• Jake Mendoza, left, and USGA agronomist Paul Vermuelen during the inaugural PGA Tour Rocket Mortgage Classic. Longevity and loyalty are nothing new at Detroit Golf Club.
    Former superintendent Clem Wolfrom lasted 51 years there until he retired in 2013, and the club has had the same green chairman for a decade. An honorary member of the club, Wolfrom still plays at Detroit and about once a month current superintendent Jake Mendoza meets with him to pick his brain.
    "Clem is an honorary member here, and he still plays golf here a lot," Mendoza said. "He's always available and I have lunch with him about once a month. He's been a huge asset for me during this transition."
    Every once in a while, change is good, even at a place like Detroit Golf Club, where all 36 holes were designed originally by Donald Ross.
    Mendoza has to put into place management practices today that superintendents from Wolfrom's generation might never have imagined. 
    "A lot of things have changed here," Mendoza said. "We get in front of the members and explain things, why they are changing, why we are now walk-mowing greens, why we use the fertilizer we use. It helps them feel empowered and active in what happens at their own club."
    "No way they would have mowed at 0.10 or lower. Rollers have changed everything. It gives the modern superintendent the ability to push the envelope. It goes back to that it used to be as long as it was green it was good, even if it was soft and slow. Today's golfer is OK with a little brown because they expect the greens to be hard and roll at 13. Golfer expectation has changed."
    In his second year on the job, Mendoza was charged with getting Detroit ready for a PGA Tour event. The inaugural Rocket Mortgage Classic held last year at Detroit replaced the Quicken Loans National played for a dozen years at Congressional, Aronimink, Robert Trent Jones GC and finally at TPC Avenel in Potomac, Maryland.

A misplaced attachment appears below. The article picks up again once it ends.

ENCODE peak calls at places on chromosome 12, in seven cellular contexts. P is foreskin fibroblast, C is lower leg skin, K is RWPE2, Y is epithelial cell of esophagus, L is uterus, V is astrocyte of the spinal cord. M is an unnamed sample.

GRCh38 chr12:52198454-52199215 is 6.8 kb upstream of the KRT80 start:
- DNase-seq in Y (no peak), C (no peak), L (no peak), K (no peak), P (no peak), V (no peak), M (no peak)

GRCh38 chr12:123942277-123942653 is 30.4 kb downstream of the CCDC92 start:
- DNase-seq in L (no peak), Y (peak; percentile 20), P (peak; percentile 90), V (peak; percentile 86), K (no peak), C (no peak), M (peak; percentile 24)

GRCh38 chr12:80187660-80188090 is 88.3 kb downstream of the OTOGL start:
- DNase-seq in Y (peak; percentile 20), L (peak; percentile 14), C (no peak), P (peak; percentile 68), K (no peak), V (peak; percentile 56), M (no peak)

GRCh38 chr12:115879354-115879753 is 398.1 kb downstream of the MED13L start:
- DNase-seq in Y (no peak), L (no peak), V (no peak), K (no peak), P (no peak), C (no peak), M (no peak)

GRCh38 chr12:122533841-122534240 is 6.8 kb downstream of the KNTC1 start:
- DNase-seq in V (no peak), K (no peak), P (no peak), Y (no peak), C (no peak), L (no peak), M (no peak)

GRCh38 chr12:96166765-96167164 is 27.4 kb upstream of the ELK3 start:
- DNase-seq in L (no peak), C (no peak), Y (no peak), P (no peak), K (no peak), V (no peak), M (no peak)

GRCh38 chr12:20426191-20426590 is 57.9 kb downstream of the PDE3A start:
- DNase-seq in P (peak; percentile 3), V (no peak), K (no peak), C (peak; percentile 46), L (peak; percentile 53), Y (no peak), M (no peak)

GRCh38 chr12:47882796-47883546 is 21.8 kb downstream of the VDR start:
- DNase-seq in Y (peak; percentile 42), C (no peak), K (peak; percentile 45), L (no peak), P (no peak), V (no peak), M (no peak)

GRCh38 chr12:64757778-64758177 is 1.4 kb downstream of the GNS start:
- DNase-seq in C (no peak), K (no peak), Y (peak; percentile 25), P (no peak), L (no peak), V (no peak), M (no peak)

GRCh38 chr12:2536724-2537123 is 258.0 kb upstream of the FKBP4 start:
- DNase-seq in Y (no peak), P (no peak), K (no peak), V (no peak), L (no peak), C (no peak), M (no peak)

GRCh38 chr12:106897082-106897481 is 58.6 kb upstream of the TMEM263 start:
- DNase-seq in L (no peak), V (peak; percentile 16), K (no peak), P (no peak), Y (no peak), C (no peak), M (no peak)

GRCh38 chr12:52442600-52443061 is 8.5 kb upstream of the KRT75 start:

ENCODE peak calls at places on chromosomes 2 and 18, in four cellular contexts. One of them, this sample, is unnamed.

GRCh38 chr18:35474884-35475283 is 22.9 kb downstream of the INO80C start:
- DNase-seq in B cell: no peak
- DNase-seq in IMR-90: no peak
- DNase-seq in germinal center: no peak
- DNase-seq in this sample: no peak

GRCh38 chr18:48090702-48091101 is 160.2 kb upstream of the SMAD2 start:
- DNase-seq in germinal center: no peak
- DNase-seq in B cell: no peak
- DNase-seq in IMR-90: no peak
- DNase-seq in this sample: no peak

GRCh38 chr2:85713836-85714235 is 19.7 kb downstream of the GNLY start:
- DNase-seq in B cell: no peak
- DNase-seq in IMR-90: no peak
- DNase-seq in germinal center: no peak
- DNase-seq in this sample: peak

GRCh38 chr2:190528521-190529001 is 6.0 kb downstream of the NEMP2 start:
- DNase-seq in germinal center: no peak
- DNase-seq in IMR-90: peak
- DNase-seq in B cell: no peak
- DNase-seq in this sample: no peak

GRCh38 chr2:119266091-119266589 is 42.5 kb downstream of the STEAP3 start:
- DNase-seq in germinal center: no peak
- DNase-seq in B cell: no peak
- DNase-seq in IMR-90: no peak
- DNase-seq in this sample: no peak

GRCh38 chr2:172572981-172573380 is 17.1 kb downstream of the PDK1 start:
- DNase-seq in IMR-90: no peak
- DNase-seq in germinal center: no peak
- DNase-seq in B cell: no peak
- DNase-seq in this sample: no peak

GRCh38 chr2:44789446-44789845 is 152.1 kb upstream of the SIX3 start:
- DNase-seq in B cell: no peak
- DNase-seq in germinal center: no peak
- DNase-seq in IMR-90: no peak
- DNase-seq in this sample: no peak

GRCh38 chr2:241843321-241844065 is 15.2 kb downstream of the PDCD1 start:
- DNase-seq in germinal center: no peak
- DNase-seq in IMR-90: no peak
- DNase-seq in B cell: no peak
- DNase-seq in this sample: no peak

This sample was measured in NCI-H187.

Mendoza had plenty of opportunity prepping a classic facility for big events and just for everyday play for a demanding membership in 10 years under Curtis Tyrrell at Medinah.
    "I learned the way he did things. With 54 holes you can't do it all yourself," Mendoza said. "You have to put people in the right place to get things done. We're doing the same things here we did at Medinah. You have to understand peoples' strengths and abilities and do what is best for the club.
    "We have a very supportive membership that is very involved in what is going on on the golf course. We've had the same green chairman for 10 or 12 years, and he is excited to learn about what we do, so we keep an open line of communication about what we do and why we do it."
  • Paul MacCormack has opened the door for people in the turf industry to discuss a difficult topic - mental health. For the way he has brought the subject of mental health to the forefront and made it a subject OK to discuss for an entire profession, Paul MacCormack has been named a finalist for the TurfNet Superintendent of the Year Award, presented by Syngenta. The following four paragraphs are taken from a nomination submitted by Frank S. Rossi, Ph.D., of Cornell University.